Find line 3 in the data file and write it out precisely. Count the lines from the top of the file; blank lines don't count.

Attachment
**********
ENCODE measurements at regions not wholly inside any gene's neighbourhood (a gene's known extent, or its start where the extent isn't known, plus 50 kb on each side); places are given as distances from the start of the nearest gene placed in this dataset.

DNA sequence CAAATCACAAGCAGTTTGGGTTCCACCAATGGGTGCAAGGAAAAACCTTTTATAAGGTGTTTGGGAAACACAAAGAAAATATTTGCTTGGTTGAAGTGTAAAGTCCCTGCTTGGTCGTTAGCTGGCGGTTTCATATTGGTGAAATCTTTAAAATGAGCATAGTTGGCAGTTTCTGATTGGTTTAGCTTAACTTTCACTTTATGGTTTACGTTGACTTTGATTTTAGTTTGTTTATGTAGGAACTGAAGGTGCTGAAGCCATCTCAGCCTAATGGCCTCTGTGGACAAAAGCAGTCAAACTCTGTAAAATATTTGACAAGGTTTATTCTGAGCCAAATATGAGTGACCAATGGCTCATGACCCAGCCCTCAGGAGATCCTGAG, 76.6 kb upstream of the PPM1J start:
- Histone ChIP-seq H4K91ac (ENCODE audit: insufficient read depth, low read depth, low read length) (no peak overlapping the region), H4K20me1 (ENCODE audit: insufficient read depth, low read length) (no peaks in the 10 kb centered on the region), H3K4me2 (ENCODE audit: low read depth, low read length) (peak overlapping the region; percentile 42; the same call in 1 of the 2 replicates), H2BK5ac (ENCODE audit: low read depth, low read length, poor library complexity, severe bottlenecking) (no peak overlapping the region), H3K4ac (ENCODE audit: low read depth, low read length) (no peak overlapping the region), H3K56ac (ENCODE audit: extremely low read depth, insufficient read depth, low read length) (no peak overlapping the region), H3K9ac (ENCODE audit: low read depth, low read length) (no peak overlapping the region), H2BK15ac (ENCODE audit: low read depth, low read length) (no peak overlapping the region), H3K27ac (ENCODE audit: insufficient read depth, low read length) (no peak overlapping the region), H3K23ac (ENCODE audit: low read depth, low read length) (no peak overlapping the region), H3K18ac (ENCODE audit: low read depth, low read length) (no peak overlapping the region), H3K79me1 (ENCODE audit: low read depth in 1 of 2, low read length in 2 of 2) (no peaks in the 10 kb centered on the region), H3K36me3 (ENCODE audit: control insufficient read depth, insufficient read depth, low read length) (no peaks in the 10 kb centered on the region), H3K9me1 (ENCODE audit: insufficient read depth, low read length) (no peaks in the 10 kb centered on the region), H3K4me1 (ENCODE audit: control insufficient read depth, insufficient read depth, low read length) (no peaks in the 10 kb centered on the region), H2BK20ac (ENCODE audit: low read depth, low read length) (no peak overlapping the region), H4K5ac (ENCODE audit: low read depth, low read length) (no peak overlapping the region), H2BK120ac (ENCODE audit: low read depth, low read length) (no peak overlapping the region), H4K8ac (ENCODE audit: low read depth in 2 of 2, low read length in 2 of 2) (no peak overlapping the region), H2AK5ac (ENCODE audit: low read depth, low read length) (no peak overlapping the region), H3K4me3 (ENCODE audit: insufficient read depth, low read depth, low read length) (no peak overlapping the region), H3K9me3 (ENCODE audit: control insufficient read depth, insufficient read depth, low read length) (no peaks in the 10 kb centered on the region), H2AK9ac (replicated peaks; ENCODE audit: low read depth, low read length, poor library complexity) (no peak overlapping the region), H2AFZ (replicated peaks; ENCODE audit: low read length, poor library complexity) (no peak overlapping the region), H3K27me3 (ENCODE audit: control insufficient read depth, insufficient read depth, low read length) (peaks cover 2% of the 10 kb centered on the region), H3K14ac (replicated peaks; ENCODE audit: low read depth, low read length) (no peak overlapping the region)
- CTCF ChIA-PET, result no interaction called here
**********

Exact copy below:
- Histone ChIP-seq H4K91ac (ENCODE audit: insufficient read depth, low read depth, low read length) (no peak overlapping the region), H4K20me1 (ENCODE audit: insufficient read depth, low read length) (no peaks in the 10 kb centered on the region), H3K4me2 (ENCODE audit: low read depth, low read length) (peak overlapping the region; percentile 42; the same call in 1 of the 2 replicates), H2BK5ac (ENCODE audit: low read depth, low read length, poor library complexity, severe bottlenecking) (no peak overlapping the region), H3K4ac (ENCODE audit: low read depth, low read length) (no peak overlapping the region), H3K56ac (ENCODE audit: extremely low read depth, insufficient read depth, low read length) (no peak overlapping the region), H3K9ac (ENCODE audit: low read depth, low read length) (no peak overlapping the region), H2BK15ac (ENCODE audit: low read depth, low read length) (no peak overlapping the region), H3K27ac (ENCODE audit: insufficient read depth, low read length) (no peak overlapping the region), H3K23ac (ENCODE audit: low read depth, low read length) (no peak overlapping the region), H3K18ac (ENCODE audit: low read depth, low read length) (no peak overlapping the region), H3K79me1 (ENCODE audit: low read depth in 1 of 2, low read length in 2 of 2) (no peaks in the 10 kb centered on the region), H3K36me3 (ENCODE audit: control insufficient read depth, insufficient read depth, low read length) (no peaks in the 10 kb centered on the region), H3K9me1 (ENCODE audit: insufficient read depth, low read length) (no peaks in the 10 kb centered on the region), H3K4me1 (ENCODE audit: control insufficient read depth, insufficient read depth, low read length) (no peaks in the 10 kb centered on the region), H2BK20ac (ENCODE audit: low read depth, low read length) (no peak overlapping the region), H4K5ac (ENCODE audit: low read depth, low read length) (no peak overlapping the region), H2BK120ac (ENCODE audit: low read depth, low read length) (no peak overlapping the region), H4K8ac (ENCODE audit: low read depth in 2 of 2, low read length in 2 of 2) (no peak overlapping the region), H2AK5ac (ENCODE audit: low read depth, low read length) (no peak overlapping the region), H3K4me3 (ENCODE audit: insufficient read depth, low read depth, low read length) (no peak overlapping the region), H3K9me3 (ENCODE audit: control insufficient read depth, insufficient read depth, low read length) (no peaks in the 10 kb centered on the region), H2AK9ac (replicated peaks; ENCODE audit: low read depth, low read length, poor library complexity) (no peak overlapping the region), H2AFZ (replicated peaks; ENCODE audit: low read length, poor library complexity) (no peak overlapping the region), H3K27me3 (ENCODE audit: control insufficient read depth, insufficient read depth, low read length) (peaks cover 2% of the 10 kb centered on the region), H3K14ac (replicated peaks; ENCODE audit: low read depth, low read length) (no peak overlapping the region)